3D Simulator shows what is Happening During Birth

by Rachel Baker on December 8, 2013

This story was originally reported by LiveScience, but the Huffington Post had a better layout.

The simulator is the first of its kind to take into account factors such as the shape of the mother’s body, and the shape and position of the baby. It could help doctors and midwives prepare for unusual or dangerous births, according to the researchers in England who developed it.

… Hospitals have used models to simulate the birthing process since the 1800s, Lapeer told LiveScience. But whereas most current simulators are based on known scenarios, the new simulator models the physics of childbirth — the basic forces exerted by the cervix, abdominal muscles and the doctor or midwife — so it can simulate an unfamiliar birth scenario.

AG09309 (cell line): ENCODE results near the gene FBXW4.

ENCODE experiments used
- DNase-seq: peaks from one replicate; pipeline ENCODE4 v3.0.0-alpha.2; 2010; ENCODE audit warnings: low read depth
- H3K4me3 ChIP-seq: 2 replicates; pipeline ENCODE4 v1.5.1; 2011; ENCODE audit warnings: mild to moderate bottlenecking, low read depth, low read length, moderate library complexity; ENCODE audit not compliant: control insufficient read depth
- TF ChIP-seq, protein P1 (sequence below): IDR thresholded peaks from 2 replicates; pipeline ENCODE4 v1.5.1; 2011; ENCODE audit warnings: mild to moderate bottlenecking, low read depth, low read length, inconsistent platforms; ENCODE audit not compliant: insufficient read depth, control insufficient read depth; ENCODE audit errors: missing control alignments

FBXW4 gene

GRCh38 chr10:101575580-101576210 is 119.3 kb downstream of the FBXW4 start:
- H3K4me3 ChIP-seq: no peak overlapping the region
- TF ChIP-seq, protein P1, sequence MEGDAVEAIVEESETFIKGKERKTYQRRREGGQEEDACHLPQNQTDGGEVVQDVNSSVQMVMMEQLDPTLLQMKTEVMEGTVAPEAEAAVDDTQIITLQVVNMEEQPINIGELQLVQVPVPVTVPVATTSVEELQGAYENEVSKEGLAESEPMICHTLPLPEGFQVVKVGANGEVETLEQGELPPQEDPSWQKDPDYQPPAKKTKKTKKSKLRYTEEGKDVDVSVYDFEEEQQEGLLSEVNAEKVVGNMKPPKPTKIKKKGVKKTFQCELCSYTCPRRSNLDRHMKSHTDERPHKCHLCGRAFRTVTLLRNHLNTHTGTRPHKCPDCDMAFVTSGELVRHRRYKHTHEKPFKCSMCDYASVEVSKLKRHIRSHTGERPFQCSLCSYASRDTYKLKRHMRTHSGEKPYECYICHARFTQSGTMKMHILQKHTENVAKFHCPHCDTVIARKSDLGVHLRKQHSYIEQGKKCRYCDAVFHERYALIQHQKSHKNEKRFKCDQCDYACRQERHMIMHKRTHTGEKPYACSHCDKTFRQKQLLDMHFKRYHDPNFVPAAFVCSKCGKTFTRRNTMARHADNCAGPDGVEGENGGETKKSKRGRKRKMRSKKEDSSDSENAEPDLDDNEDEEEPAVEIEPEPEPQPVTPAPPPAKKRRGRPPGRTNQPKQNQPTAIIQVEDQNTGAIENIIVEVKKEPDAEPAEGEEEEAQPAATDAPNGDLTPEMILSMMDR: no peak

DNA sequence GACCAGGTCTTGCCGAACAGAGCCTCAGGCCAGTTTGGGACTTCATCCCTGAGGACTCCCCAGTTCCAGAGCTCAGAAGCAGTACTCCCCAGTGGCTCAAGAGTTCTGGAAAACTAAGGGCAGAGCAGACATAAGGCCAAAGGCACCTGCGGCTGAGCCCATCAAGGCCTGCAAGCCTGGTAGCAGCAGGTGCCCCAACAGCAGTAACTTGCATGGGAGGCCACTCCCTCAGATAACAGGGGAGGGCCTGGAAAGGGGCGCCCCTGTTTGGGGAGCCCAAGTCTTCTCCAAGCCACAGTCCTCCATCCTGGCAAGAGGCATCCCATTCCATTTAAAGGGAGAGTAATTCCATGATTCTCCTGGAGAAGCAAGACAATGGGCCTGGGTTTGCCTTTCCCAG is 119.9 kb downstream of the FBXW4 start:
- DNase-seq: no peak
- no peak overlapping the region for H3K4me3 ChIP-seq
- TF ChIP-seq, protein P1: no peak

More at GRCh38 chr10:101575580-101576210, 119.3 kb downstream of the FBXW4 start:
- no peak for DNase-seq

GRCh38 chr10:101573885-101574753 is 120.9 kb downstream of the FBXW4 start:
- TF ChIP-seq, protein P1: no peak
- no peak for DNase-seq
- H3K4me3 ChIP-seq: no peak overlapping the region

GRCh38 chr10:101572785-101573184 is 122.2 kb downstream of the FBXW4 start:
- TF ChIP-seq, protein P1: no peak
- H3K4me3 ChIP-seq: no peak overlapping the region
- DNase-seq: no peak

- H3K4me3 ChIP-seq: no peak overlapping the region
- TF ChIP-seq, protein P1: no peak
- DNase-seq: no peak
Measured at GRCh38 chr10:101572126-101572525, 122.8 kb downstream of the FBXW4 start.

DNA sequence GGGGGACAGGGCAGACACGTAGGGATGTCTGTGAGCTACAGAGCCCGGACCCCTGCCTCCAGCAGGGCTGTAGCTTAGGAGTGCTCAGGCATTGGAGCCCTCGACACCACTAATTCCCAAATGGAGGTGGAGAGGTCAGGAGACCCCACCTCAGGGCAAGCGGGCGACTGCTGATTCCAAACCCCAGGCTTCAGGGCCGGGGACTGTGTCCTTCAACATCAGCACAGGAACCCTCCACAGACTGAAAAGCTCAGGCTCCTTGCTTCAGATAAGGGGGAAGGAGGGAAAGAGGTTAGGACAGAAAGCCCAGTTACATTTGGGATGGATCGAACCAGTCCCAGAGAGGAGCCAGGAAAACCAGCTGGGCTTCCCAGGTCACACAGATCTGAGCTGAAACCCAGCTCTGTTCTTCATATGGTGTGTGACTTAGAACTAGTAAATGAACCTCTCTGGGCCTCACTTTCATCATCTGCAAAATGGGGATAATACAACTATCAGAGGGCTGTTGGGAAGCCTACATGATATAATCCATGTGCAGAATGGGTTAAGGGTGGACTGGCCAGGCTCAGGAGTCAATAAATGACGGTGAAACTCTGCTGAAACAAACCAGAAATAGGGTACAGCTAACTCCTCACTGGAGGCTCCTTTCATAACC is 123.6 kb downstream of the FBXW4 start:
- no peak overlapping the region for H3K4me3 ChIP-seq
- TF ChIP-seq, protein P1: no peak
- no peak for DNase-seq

The simulator is also designed to be patient-specific. Doctors can scan a pregnant woman, and then adapt the simulator to her anatomy. They can run through a number of scenarios based on previous births.

For example, in macrosomia, in which a baby weighs significantly more than average, doctors could use the simulator to determine whether the baby could be delivered vaginally or would require a cesarian section to prevent shoulder dystocia (when a shoulder gets stuck in the birth canal), for instance.


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